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Classroom convention: teaching comparative constitutional design through simulation

Sarah Fisher (Department of Politics, Law, and International Relations, Emory and Henry College, Emory, Virginia, USA)
Florian Justwan (Department of Politics and Philosophy, University of Idaho, Moscow, Idaho, USA)

Social Studies Research and Practice

ISSN: 1933-5415

Article publication date: 23 May 2017




The purpose of this paper is to detail a simulation exploring the academic and real-world debates surrounding constitutional design.


The authors deployed this simulation in different contexts: undergraduate courses in comparative politics and middle school classrooms of gifted students in India.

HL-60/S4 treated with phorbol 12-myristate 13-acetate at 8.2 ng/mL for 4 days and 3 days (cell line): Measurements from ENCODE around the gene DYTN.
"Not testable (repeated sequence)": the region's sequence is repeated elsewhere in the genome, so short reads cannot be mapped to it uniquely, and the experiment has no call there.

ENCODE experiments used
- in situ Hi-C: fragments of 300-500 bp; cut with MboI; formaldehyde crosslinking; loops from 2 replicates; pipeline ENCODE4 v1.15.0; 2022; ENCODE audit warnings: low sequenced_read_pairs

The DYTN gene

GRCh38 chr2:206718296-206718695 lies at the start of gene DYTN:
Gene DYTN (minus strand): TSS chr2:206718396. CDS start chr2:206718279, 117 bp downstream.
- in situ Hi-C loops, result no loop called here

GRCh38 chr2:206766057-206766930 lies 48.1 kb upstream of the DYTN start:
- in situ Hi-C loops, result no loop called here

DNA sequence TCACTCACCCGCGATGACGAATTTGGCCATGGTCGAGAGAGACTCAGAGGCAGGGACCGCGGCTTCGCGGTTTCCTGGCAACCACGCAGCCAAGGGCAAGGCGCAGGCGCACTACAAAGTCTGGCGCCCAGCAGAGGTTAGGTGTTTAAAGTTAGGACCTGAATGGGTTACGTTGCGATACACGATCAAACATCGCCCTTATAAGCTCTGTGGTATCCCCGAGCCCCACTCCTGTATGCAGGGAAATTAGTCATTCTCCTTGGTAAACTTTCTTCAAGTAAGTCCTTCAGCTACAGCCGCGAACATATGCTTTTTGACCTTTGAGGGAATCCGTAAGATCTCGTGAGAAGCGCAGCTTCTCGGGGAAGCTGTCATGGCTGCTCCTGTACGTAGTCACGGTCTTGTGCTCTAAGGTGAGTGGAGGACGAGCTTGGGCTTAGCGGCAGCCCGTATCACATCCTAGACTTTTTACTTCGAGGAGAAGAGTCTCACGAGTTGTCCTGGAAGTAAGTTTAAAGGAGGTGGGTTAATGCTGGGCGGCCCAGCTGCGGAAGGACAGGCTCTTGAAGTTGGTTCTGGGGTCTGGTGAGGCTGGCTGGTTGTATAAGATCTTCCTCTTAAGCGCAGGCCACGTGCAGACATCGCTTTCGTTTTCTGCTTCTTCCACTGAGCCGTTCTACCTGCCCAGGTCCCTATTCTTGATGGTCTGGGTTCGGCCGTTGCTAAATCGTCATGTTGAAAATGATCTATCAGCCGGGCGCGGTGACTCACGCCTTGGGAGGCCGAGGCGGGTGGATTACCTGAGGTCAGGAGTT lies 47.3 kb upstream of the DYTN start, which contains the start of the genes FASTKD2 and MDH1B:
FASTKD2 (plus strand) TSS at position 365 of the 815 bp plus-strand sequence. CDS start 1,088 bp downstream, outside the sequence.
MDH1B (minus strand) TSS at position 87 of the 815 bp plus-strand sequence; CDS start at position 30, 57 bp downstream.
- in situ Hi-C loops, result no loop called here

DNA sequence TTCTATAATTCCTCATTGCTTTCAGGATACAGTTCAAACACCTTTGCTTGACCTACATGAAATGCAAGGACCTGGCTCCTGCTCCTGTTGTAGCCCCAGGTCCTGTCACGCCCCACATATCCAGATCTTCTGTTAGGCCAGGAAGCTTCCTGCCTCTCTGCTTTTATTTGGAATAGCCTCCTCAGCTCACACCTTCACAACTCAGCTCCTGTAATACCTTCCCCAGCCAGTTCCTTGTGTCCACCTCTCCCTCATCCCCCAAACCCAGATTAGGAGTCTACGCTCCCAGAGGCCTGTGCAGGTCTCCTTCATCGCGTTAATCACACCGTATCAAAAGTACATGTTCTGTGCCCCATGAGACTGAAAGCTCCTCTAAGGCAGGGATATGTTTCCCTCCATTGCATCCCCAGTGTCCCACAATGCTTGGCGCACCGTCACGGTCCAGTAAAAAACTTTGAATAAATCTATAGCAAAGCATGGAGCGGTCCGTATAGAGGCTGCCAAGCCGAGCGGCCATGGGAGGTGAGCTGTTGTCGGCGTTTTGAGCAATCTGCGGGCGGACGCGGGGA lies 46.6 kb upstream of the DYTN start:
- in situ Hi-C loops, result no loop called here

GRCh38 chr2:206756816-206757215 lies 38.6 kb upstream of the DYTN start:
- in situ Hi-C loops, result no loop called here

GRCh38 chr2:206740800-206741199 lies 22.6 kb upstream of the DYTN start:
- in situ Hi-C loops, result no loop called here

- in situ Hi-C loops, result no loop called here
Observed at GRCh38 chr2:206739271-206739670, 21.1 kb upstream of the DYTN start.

In conjunction with discussion of institutional setup, such as parliamentary vs presidential systems and judicial review vs parliamentary sovereignty, the students were required to design a new constitution for a fictional country that just overthrew a brutal dictator. Throughout the simulation, the students were assigned to be the representatives of a particular ethnic group, each with distinct interests to be represented during the constitutional convention.


The authors detail the learning objectives and simulation setup for this constitutional convention. Finally, the authors discuss some issues raised by the students during the simulation.



Sarah Fisher would like to thank Kayce Mobley, Arpita Roy, Sandeep Singh Gadihok, and Meghan Barnes for help on this project.


Fisher, S. and Justwan, F. (2017), "Classroom convention: teaching comparative constitutional design through simulation", Social Studies Research and Practice, Vol. 12 No. 1, pp. 84-94.



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